This is the list of genealogy events in the Fort Worth area for March 28 – April 3. Some listings include a link to the sponsoring organization’s website. This listing serves as a guide for events and activities. Always check the websites of genealogy organizations, historical societies, museums, libraries, and other groups for days and hours of operation.
March 29: Fort Worth Genealogical Society will host a presentation on DNA testing by Roger Cobb, “Legally, a Cobb – Biologically, a Mills.” After years of family research, YDNA testing helped Roger Cobb discover that his grandfather was a Mills and not a Cobb. Roger will demonstrate how DNA testing is another genetic genealogical way to research when paper copies are not available. Roger will explain the three basic types of genetic DNA testing: YDNA, mT DNA, and Autosomal/Family Finder DNA. He will provide information about the different DNA companies and what they offer. The meeting will be at 6:30 p.m., Tandy Auditorium, Central Branch, Fort Worth Library, 500 W. Third St. Non-members are welcome to attend. Contact: firstname.lastname@example.org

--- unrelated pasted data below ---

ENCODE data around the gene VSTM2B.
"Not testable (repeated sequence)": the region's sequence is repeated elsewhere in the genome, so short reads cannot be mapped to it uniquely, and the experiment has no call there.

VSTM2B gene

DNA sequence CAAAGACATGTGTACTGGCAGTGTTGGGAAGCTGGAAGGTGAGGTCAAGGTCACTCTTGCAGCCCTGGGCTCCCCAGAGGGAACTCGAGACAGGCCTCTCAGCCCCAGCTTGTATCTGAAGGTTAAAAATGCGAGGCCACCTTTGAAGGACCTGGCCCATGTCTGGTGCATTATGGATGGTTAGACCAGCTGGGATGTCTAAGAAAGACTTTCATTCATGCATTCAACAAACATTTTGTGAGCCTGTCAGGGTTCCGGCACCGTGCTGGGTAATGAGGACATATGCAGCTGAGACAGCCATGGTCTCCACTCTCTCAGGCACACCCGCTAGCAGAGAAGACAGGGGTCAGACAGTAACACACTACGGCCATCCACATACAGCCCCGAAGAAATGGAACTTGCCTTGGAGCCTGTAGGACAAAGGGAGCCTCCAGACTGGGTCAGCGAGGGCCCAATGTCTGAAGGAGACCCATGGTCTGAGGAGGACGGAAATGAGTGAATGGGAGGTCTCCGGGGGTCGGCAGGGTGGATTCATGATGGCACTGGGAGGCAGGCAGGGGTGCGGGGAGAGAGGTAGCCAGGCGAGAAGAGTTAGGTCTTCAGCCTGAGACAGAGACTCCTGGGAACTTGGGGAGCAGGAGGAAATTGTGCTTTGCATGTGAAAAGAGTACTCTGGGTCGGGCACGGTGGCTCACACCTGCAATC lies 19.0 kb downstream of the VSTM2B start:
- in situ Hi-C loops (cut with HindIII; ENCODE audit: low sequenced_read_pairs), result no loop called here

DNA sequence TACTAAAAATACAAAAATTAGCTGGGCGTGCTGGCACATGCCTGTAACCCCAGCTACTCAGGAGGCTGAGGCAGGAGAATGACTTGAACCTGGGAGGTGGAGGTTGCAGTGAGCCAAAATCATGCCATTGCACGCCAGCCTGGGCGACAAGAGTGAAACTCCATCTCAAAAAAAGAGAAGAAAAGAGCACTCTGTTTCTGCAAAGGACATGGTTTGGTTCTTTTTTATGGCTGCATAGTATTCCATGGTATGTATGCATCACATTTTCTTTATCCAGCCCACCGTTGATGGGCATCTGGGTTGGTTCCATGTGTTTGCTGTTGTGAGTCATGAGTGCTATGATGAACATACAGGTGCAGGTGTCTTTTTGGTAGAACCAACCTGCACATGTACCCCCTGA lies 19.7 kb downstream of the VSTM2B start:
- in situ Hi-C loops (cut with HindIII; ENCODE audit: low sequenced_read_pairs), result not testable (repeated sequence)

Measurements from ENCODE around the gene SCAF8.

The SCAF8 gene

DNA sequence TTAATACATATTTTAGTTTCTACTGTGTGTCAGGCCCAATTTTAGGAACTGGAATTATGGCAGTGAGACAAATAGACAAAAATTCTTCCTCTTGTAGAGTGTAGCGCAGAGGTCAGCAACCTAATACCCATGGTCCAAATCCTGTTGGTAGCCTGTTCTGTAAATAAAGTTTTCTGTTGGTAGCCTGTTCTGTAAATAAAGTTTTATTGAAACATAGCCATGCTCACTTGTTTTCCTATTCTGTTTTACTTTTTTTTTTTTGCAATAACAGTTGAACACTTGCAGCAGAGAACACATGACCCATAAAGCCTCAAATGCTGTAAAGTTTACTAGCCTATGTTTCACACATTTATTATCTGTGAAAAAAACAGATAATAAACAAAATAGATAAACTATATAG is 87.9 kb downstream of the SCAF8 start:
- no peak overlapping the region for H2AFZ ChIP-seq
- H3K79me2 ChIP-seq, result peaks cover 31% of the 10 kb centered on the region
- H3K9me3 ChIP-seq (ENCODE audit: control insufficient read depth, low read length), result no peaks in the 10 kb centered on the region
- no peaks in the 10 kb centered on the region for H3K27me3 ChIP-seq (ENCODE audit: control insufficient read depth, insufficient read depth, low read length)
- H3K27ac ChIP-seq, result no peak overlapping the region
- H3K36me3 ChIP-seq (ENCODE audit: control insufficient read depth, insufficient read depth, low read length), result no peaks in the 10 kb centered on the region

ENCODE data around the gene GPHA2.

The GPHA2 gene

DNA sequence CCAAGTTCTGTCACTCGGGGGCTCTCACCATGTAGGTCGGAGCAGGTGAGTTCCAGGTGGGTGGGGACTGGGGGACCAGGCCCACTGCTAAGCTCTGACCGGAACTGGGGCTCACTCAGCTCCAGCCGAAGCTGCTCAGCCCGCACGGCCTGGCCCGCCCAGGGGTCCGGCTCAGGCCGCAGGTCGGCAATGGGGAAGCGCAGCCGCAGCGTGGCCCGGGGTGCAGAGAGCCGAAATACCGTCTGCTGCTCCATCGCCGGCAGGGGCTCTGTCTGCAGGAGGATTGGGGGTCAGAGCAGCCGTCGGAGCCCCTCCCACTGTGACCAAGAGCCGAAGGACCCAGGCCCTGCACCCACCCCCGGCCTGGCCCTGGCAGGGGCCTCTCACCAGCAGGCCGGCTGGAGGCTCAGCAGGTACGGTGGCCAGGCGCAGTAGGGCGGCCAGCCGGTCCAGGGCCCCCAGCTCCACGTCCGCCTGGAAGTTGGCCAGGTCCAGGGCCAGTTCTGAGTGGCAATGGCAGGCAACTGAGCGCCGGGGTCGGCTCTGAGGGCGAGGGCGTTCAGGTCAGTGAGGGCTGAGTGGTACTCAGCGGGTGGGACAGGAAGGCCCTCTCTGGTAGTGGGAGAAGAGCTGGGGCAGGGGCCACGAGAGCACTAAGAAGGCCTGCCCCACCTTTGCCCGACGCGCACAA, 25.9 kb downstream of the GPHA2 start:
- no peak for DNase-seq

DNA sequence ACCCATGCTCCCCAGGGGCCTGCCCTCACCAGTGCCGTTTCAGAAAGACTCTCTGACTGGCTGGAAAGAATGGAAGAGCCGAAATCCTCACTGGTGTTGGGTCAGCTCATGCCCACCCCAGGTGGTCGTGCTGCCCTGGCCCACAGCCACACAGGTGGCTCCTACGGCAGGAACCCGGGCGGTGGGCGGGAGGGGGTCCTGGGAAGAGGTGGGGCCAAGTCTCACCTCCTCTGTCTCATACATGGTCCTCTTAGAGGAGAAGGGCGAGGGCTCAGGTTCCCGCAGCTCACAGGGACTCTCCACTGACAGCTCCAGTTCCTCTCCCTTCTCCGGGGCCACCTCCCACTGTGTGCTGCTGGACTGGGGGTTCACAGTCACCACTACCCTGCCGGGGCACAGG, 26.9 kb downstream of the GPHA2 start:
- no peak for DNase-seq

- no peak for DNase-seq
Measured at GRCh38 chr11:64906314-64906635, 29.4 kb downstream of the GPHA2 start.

April 1: National Archives, Fort Worth Lunchtime Learning Program on “Naturalization and Passenger Arrivals.” This program will be held in the training room, 1400 John Burgess Dr., Fort Worth, 76140, from noon-1 p.m. Make reservations by email, email@example.com or call 817-551-2051 with questions. Workshop space is very limited, so prior registration is required.
April 2: Captain Nathaniel Mills Chapter of the Daughters of the American Revolution meets the first Saturday of every month, September through May, at 10 a.m., Parc Place, 1301 Airport Freeway, Bedford, 76021. Contact firstname.lastname@example.org for information on membership. This month will be election of officers and a presentation on DNA Analysis by speaker Roger Cobb.
April 2: The Center for Texas Studies at TCU and Fort Worth Library present, “Caruso in Cowtown: A Lecture,” with Ruth Karbach, independent scholar. The presentation will be 10:30 a.m.-Noon, in the Discovery Theater of the Fort Worth Central Library, 500 W. Third St. Admission is free. Famed Italian tenor Enrico Caruso’s first Texas performance was before a crowd of 8,000 gathered in the Cowtown Coliseum in the Fort Worth Stockyards in 1920. Karbach will explain how the city attracted Caruso and the excitement over his visit. Attendees will also listen to sample recordings of the arias he sang that night. To hear them live, visit their Fort Worth Opera website and learn more about an upcoming recreation of the concert on April 7.